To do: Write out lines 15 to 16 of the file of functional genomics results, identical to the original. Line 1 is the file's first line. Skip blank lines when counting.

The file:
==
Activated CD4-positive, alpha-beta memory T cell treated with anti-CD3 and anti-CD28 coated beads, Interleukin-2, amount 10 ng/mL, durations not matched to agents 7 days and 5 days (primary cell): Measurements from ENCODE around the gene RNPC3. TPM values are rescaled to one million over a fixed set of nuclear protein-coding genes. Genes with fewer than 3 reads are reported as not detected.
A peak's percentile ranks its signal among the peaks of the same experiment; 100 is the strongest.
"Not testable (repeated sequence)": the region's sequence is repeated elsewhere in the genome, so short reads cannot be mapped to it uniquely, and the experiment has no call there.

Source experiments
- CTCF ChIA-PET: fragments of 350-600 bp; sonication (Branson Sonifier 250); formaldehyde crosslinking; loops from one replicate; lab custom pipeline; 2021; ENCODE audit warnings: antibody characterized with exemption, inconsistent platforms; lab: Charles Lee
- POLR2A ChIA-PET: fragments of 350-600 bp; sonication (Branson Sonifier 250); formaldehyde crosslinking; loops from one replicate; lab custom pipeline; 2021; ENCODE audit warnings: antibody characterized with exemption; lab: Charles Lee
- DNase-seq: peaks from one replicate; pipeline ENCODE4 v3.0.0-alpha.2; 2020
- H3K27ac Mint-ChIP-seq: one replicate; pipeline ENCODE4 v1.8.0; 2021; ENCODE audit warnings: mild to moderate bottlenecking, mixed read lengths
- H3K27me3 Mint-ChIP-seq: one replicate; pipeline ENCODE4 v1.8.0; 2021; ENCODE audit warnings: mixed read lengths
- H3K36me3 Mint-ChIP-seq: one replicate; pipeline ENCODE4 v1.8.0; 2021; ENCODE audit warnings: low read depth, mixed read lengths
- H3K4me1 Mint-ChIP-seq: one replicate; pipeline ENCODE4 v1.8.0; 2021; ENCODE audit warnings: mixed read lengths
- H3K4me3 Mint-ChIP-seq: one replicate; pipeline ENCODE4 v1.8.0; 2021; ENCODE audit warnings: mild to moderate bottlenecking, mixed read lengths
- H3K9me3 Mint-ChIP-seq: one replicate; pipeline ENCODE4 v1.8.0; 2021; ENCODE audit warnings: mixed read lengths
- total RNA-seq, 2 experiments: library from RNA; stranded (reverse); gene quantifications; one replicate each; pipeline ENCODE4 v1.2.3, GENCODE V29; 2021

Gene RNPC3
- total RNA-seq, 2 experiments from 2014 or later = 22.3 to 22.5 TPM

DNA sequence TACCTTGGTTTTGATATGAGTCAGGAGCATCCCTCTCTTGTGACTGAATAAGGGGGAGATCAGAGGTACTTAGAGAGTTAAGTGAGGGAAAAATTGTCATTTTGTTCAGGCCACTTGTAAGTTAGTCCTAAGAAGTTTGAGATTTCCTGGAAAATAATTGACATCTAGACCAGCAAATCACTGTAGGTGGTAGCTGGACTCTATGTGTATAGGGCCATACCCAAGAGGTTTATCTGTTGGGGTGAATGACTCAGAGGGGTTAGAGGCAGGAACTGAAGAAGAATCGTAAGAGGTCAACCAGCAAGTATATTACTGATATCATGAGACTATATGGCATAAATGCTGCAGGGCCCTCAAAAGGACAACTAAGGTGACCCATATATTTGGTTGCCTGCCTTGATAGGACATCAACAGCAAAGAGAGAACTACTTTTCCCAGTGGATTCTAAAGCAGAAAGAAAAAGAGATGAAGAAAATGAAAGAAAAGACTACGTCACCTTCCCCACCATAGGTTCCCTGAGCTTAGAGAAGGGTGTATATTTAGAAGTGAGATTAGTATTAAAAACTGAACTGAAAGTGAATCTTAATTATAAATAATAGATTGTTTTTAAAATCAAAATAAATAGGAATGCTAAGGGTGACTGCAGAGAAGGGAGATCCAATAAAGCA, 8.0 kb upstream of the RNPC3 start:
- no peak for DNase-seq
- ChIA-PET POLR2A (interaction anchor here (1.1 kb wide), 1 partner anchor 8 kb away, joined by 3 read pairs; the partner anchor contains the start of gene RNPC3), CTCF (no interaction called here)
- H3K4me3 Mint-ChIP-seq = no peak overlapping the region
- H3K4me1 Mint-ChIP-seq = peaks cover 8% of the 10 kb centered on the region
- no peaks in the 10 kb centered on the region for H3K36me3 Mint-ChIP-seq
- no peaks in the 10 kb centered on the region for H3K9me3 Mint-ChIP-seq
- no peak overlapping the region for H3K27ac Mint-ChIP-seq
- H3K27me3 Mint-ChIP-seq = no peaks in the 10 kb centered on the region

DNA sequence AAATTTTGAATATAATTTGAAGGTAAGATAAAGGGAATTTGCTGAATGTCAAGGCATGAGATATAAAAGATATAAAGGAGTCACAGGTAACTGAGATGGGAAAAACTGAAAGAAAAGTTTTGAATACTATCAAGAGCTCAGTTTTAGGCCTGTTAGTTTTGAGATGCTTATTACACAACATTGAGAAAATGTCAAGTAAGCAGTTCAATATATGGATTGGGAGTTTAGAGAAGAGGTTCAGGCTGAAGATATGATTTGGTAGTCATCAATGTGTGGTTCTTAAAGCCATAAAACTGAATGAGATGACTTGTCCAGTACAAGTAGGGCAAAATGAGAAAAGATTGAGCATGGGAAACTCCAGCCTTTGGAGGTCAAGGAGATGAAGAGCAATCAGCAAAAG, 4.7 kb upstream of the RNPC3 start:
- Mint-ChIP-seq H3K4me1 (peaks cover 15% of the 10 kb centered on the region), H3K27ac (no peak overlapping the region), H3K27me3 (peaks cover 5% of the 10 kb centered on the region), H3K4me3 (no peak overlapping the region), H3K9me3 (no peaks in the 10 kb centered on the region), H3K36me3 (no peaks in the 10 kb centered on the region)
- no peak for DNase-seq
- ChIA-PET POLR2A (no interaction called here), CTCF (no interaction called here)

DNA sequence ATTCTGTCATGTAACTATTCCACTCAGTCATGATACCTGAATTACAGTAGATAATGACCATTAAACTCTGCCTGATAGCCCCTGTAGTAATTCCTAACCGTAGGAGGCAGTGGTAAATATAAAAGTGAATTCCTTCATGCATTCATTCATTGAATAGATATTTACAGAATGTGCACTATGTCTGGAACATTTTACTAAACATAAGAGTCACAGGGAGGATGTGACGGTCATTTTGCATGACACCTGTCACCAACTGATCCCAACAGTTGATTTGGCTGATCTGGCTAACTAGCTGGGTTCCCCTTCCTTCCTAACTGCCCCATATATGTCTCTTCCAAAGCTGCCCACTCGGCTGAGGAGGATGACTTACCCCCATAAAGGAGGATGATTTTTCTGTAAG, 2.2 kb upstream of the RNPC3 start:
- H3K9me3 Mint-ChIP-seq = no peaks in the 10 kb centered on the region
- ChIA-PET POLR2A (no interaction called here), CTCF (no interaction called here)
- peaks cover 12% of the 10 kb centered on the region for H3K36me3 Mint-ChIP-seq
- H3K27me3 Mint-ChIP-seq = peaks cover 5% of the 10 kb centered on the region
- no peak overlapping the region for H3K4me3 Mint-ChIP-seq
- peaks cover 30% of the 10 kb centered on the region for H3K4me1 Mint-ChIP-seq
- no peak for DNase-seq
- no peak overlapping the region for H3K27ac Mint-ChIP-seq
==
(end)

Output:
Gene RNPC3
- total RNA-seq, 2 experiments from 2014 or later = 22.3 to 22.5 TPM